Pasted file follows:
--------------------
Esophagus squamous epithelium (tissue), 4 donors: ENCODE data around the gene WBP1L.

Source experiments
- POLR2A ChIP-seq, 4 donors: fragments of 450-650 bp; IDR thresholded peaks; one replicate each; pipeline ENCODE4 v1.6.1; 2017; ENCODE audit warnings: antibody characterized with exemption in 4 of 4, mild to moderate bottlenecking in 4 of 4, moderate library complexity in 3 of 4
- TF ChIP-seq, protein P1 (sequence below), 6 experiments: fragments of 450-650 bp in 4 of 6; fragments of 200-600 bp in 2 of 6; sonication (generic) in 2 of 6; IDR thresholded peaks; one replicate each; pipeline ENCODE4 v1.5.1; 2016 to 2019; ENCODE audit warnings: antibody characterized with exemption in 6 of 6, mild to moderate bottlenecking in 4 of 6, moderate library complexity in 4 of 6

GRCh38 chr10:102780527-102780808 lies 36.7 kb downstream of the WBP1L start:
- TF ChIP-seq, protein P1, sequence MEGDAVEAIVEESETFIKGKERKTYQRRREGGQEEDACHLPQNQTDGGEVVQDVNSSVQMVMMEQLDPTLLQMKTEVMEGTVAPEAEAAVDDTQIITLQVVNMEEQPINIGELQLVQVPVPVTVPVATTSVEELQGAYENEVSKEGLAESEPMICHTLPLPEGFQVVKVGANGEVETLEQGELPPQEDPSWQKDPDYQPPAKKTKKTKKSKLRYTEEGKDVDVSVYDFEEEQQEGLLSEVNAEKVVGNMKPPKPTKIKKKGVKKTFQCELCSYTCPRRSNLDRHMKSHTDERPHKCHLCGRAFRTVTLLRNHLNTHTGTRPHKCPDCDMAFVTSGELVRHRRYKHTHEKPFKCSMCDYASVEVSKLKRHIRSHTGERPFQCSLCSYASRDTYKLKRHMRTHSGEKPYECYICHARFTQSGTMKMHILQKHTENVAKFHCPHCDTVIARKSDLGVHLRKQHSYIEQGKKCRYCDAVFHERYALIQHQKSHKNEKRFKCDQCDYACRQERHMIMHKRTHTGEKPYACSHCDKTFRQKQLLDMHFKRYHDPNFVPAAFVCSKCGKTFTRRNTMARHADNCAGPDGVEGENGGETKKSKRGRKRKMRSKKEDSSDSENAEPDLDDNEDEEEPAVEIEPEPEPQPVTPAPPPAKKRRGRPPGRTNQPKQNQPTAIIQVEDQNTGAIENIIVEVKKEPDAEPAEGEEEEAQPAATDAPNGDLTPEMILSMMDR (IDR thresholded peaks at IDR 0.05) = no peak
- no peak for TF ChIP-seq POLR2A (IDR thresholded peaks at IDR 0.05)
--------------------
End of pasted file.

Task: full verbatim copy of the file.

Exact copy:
Esophagus squamous epithelium (tissue), 4 donors: ENCODE data around the gene WBP1L.

Source experiments
- POLR2A ChIP-seq, 4 donors: fragments of 450-650 bp; IDR thresholded peaks; one replicate each; pipeline ENCODE4 v1.6.1; 2017; ENCODE audit warnings: antibody characterized with exemption in 4 of 4, mild to moderate bottlenecking in 4 of 4, moderate library complexity in 3 of 4
- TF ChIP-seq, protein P1 (sequence below), 6 experiments: fragments of 450-650 bp in 4 of 6; fragments of 200-600 bp in 2 of 6; sonication (generic) in 2 of 6; IDR thresholded peaks; one replicate each; pipeline ENCODE4 v1.5.1; 2016 to 2019; ENCODE audit warnings: antibody characterized with exemption in 6 of 6, mild to moderate bottlenecking in 4 of 6, moderate library complexity in 4 of 6

GRCh38 chr10:102780527-102780808 lies 36.7 kb downstream of the WBP1L start:
- TF ChIP-seq, protein P1, sequence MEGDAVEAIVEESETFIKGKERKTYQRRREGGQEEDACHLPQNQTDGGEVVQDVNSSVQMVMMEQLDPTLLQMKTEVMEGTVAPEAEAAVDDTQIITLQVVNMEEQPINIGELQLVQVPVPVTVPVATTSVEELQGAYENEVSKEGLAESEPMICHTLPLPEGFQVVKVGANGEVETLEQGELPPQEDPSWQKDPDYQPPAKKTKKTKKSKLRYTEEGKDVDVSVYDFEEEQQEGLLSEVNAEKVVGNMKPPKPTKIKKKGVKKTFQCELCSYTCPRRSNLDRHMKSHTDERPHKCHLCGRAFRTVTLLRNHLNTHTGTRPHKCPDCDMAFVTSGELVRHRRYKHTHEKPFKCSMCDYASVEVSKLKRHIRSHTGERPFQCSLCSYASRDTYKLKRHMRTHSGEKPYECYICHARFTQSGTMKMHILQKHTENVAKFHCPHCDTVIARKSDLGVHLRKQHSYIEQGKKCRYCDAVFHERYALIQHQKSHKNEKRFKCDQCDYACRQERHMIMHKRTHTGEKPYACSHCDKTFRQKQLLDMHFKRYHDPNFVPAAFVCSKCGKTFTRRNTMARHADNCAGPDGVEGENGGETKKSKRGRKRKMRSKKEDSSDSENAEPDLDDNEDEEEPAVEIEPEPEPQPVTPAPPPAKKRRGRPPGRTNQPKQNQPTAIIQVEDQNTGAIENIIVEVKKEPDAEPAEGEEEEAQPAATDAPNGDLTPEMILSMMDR (IDR thresholded peaks at IDR 0.05) = no peak
- no peak for TF ChIP-seq POLR2A (IDR thresholded peaks at IDR 0.05)